Nino Napoli, disgraced Victorian Education Department bureaucrat, may be the public face of the most disgraceful and shameful episode in living memory in Victorian state education, but he is far from being the whole story.
The IBAC Inquiry has uncovered corruption on a breathtaking scale. Disturbingly it involves erstwhile highly respected senior bureaucrats and long serving principals. Many in education are appalled at the revelations that millions of dollars of public money has been siphoned off for private use. That the funds were earmarked for expenditure on disadvantaged children and needy schools renders the behaviour utterly disgraceful. More than a few principals and teachers have been reduced to tears.
Some of the culprits have already had their careers in education terminated. Many may have their day in court following the findings of the Inquiry. For the vast majority of honest principals, business managers and bureaucrats, not to mention the public at large, that day cannot come soon enough.
So, how did things come to this? Clearly we need profoundly better probity checks and balances at the top. The credibility of the Department of Education has taken a battering at the IBAC hearings and the restoration of confidence in our state education system must start at the upper echelons of the department. That, however, should not be the end of it. Sadly, school principals and administrative staff have become embroiled in the mess – either knowingly or unwittingly and our children are the sufferers.
Here in Victoria we have one of the most devolved public education systems amongst OECD countries with schools operating on multi-million dollar budgets. Yet the preparatory training that aspiring principals and business managers receive in school financial management is pitifully inadequate. For many, training in financial management amounts to little more than a couple of days of training by Education Department employees – ironically, training, much of which was developed by Nino Napoli.
The lucky few may have been provided with some valuable on-site practical training in their schools, but the truth of the matter is that it is in the areas of curriculum and welfare that most newly appointed principals are most skilled.
Business managers should, but most don’t, have qualifications in business accounting – a diploma at the very least. Learn on the job is in essence the mantra for our school leaders and business managers. The sad outcome of such an approach to training is too much ignorance and too little competence. In the early 1990s Victoria embarked on the path toward self-management under the Kennett Government’s ‘Schools of the Future’ program. It’s worth remembering that school principals were made managers virtually overnight – armed only with a two-hour briefing from the new regime and orders to sack cleaning staff and name teachers over-entitlement. Looking back now, it could easily be argued that we have never recovered from that brutal introduction to school management. Principals made mistakes then through a sheer lack of training and we have unsuccessfully been playing catch up ever since.
By comparison, Singapore, a country with a highly centralised state education system, and a consequent lower level of school management responsibility for school leaders, invests far more time and resources into the preparatory training of potential school leaders. Just to become eligible to apply for principal positions aspirants must undertake up to 12 months intense training. Here in Victoria, a four-year degree in education will suffice. It goes without saying that more financial management savvy school personnel would not be as susceptible to being duped by unscrupulous senior department officers, as has been claimed.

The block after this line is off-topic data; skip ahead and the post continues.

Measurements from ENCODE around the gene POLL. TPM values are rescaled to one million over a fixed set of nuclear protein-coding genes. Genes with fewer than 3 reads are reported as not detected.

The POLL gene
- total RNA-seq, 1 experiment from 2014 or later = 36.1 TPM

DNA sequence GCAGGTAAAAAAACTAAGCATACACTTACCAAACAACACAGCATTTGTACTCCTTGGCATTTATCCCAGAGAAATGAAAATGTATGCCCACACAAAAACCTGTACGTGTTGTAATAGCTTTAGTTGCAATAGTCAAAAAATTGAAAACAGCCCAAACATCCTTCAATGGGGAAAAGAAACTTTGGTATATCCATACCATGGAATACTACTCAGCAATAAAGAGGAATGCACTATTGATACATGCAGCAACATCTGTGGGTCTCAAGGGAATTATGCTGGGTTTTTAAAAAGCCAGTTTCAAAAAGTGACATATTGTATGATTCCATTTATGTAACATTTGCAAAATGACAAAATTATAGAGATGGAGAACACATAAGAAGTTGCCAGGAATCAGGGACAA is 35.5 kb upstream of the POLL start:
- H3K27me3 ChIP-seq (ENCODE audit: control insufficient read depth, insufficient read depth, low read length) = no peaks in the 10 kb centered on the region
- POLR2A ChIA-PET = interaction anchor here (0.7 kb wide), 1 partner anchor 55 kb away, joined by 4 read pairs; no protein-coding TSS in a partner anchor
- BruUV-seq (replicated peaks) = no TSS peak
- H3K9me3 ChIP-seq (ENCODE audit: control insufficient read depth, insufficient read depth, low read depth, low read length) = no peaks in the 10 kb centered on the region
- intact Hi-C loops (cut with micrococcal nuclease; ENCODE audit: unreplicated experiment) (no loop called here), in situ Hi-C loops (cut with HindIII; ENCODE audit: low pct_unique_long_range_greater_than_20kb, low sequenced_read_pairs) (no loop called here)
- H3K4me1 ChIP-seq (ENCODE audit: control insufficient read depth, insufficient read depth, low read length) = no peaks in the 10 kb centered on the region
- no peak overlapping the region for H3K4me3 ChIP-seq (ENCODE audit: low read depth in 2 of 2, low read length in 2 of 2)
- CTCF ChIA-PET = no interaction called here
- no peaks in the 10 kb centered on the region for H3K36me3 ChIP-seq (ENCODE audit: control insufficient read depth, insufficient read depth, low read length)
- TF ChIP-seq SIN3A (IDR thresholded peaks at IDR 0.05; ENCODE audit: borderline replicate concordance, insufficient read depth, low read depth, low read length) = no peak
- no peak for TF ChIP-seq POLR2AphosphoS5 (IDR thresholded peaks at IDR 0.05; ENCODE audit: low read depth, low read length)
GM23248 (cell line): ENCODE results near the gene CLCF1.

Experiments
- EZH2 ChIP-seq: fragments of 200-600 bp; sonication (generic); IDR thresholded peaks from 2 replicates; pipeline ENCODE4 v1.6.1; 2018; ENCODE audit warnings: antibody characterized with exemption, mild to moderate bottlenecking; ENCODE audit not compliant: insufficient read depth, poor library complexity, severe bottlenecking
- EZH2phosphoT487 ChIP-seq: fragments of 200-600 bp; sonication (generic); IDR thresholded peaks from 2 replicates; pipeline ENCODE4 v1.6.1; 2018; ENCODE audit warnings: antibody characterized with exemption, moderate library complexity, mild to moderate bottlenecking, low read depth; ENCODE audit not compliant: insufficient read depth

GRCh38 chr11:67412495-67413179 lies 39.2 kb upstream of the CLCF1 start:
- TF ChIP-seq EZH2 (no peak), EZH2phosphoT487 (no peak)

School financial audits have been watered down in recent years – schools are on a three year cycle for audits and these audits have become so narrow in scope that many are completed in less than a day. Little wonder then, that advice on corrective actions for schools to take on financial management too often comes too late to avoid a crisis. Money saved on the schools audit program is likely to be a false economy.
These are dark days in our public education system and the Andrews government is facing formidable challenges in rekindling confidence in our system. Cleaning up the mess is the first priority and ensuring that it never happens again is another. Banning interstate and overseas travel by school personnel, unless a direct economic benefit to Victoria can be demonstrated, is a disappointing start – it sends a strong message, that’s for sure, but as the IBAC Inquiry is demonstrating, the horse has well and truly bolted. The overwhelming majority of highly professional school staff are being punished for the misdeeds of the few.
We desperately need a new vision for Victorian public education – one that inspires confidence in its efficacy. Back in 1999, with the election the Bracks’ government we had an 18-month state-wide conversation on the future direction of education in Victoria before anything happened. Then in 2010 with the election of the then Bailleau government we endured another 18-month state wide stake-holders consultation process on the future of state education before the Napthine government took the wrecking ball to public education as we knew it.
Now we have the Andrews government announcing a two-month consultation process, inviting all Victorians to share their views on the future of our education system. Cynics may observe that governments are supposed to be elected on the basis of their vision for the future in the first place! Our children deserve so much better than they have been getting for far too long now.
Principal, Berwick Lodge Primary School
Author of Game On: Building the Education Revolution